Researchers discover that nickel-cobalt metal dimer on nitrogen-doped carbon can catalyse electrolysis under both acidic and alkaline conditions.
The increasingly foreboding threats of climate change, companied with the limited reservoir of fossil fuels, has made it necessary for scientists to develop alternative technologies to produce more sustainable fuel alternatives. Green hydrogen generated from the electrolysis of water using renewable electricity, is believed to be a next-generation renewable energy source for the future. However, the majority of hydrogen fuel is obtained from the refining of fossils fuels due to the high cost of electrolysis.
The efficiency of water electrolysis is currently limited and often requires high cell voltage due to the lack of efficient electrocatalysts for hydrogen evolution reactions. Noble metals such as platinum (Pt) are employed as catalysts to improve hydrogen generation in both acidic and alkaline media. Nevertheless, these noble metal catalysts are incredibly expensive and exhibit poor stability under long-term operation. Single-atom catalysts have recently presented excellent activity when compared to their nanomaterial-based equivalents. This is due to their ability to achieve 100% atom utilisation, whereas in nanoparticles, only the surface atoms are available for reaction. Nevertheless, due to the simplicity of the single-metal-atom centre, preforming further modifications of the catalysts to undertake complex multi-step reactions becomes complicated.
The easiest way to alter and modify the single atoms is by transforming them into single-atom dimers, which is a combination of two different single atoms brought together. Turning the active site of single atom catalysts with dimers can improve the reaction kinetics due to the synergistic effect between two different atoms. Yet, while the synthesis and identification of the single-atom dimer structure have been understood conceptually, its practical realisation has proven difficult.
This issue has been tackled by a research team at the Centre for Integrated Nanostructure Physics within the Institute for Basic Science (IBS), located in Sungkyunkwan University and lead by Associate Director Lee Hyoyoung. The IBS research team have successfully established an automatically dispersed Ni-Co dimer structure stabilised on a nitrogen-doped carbon support, which they named NiCo-SAD-NC.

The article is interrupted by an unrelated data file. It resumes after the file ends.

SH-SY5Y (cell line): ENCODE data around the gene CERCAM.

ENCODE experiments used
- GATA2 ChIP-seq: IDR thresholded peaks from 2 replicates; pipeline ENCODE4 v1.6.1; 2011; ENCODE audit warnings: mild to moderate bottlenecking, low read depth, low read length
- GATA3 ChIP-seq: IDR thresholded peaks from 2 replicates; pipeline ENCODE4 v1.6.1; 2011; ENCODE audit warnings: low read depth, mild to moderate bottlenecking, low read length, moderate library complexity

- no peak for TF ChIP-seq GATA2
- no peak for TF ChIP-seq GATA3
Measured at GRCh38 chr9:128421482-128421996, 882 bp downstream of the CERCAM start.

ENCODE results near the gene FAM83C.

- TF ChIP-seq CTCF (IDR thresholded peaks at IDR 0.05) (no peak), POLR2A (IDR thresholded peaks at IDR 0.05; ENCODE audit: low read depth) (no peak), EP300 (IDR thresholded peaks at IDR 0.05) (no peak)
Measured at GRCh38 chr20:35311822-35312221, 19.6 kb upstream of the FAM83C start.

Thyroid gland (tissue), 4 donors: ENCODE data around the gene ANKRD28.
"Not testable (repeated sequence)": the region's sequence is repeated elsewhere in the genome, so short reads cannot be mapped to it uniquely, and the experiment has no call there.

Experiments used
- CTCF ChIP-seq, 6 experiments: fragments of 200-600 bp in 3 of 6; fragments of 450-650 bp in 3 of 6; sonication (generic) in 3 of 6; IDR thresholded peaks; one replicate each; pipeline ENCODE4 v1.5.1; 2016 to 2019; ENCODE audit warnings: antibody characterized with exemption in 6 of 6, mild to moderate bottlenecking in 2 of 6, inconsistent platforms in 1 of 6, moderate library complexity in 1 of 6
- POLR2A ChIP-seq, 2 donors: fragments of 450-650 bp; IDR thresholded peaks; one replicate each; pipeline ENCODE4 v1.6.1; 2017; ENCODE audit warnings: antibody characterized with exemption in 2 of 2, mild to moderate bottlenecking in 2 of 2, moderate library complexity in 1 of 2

“We synthesised Ni-Co single atom dimer structure on nitrogen (N)-doped carbon support via in-situ trapping of Ni/Co ions into the polydopamine sphere, followed by pyrolysis with precisely controlled N-coordination,” explained Ashwani Kumar, the first author of the study. “We employed state-of-the-art transmission electron microscopy and x-ray absorption spectroscopy to successfully identify these NiCo-SAD sites with atomic precision.”
Optimal dimer structure conditions research
These researchers discovered that annealing for two hours at 800°C within an argon atmosphere was the optimal condition for obtaining the dimer structure. Other alternative atom dimers, such as CoMn and CoFe could also be synthesised utilising the same method, proving the universality of their strategy. They also evaluated the catalytic efficiency of this new system regarding the overpotential required to drive the hydrogen evolution reaction. The NiCo-SAD-NC electrocatalyst has a comparable level of overvoltage as commercial Pt-based catalysts in acidic and alkaline media. NiCo-Sad-NC also went on to preform eight times higher activity levels than NI/Co single-atom catalysts and heterogeneous NiCo nanoparticles in alkaline media. Simultaneously, it achieved 17- and 11-times higher activity than Co and Ni single-atom catalysts, and 13 times higher than the conventional Ni/Co nanoparticles in acidic media.
Additionally, the researchers also exhibited the long-term stability of the new catalyst, which was able to drive reaction for 50 hours without any structural change. The NiCo-SAD exhibited superior water dissociation and optimal proton absorption, when compared to other single-atom dimers and Ni/Co single-atom sites, enhancing the activity of PH-universal catalysts established on the density functional theory simulation.
“We were very excited to discover that the novel NiCo-SAD structure dissociates water molecules with a much lower energy barrier and accelerates hydrogen evolution reaction in both alkaline and acidic media with performances comparable to that of Pt,” said the corresponding author of the study, Associate Director Lee Hyoyoung. “This addressed the shortcomings of the individual Ni and Co single-atom catalysts. The synthesis of such single atom dimer structure was a long-standing challenge in the field of single-atom catalysts.” He added, “this study takes us a step closer to a carbon-free and green hydrogen economy. This highly efficient and inexpensive hydrogen generation electrocatalyst will help us overcome long-term challenges of cost-competitive green hydrogen production: to produce high-purity hydrogen for commercial applications at a low price and in an eco-friendly manner.”
This study was published in Nature Communications (IF 14.92), a world-renowned journal in the field of basic science.